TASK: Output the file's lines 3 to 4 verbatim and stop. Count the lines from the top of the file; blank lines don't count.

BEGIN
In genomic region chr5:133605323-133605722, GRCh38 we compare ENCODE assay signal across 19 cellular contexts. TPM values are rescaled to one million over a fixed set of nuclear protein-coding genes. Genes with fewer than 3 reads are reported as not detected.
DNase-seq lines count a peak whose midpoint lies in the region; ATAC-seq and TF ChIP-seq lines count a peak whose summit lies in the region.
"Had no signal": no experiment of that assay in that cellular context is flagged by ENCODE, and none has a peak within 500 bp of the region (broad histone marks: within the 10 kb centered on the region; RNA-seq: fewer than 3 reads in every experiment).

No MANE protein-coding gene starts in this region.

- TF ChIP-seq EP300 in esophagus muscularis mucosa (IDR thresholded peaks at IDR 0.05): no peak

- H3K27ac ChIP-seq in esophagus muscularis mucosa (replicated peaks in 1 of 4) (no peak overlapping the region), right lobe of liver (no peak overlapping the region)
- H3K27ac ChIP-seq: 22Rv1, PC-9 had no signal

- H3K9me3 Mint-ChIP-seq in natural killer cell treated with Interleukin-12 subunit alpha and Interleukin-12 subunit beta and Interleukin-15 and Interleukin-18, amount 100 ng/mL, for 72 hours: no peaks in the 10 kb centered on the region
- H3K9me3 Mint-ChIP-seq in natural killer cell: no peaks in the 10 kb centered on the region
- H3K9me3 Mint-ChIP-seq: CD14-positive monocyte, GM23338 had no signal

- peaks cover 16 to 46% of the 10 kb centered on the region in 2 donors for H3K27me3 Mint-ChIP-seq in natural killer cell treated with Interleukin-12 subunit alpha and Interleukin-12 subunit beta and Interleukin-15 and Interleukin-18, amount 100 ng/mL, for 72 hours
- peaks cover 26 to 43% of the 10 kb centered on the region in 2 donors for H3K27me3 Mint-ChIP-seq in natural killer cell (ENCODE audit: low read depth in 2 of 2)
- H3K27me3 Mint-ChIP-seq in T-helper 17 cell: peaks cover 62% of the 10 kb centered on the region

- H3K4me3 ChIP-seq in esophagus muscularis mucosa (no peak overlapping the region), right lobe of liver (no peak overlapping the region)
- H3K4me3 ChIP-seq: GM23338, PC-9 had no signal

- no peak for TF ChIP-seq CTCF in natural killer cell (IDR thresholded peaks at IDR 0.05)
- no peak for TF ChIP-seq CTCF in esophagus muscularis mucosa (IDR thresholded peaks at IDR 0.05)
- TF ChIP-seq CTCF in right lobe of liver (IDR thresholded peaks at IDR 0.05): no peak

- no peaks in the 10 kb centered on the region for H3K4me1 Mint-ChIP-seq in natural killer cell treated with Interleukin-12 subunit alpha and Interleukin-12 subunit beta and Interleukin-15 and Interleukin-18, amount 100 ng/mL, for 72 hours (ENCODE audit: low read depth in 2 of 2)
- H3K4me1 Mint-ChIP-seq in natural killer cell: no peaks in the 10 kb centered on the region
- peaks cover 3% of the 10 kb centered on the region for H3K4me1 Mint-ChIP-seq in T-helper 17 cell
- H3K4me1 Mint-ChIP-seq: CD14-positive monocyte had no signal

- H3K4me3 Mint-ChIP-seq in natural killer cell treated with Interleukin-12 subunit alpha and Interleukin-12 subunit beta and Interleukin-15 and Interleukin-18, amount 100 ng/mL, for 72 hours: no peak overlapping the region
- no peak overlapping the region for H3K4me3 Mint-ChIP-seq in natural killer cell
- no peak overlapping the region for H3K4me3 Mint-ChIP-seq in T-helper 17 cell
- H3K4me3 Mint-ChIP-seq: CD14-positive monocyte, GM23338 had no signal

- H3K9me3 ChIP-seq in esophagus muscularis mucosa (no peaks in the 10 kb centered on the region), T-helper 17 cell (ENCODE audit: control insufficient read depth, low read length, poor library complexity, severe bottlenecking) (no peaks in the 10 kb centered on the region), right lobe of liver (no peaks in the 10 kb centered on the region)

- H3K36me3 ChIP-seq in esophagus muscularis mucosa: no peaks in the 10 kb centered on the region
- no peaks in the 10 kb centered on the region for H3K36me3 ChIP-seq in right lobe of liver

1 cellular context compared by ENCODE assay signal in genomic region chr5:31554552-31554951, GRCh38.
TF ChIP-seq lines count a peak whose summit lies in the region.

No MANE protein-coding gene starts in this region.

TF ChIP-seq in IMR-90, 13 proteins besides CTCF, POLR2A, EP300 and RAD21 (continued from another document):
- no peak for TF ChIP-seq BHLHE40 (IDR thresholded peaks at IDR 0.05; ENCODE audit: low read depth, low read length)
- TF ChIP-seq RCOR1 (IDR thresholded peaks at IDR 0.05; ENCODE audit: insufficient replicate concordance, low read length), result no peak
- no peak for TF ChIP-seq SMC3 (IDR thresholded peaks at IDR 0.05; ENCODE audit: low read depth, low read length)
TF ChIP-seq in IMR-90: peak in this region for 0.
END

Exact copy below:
"Had no signal": no experiment of that assay in that cellular context is flagged by ENCODE, and none has a peak within 500 bp of the region (broad histone marks: within the 10 kb centered on the region; RNA-seq: fewer than 3 reads in every experiment).

No MANE protein-coding gene starts in this region.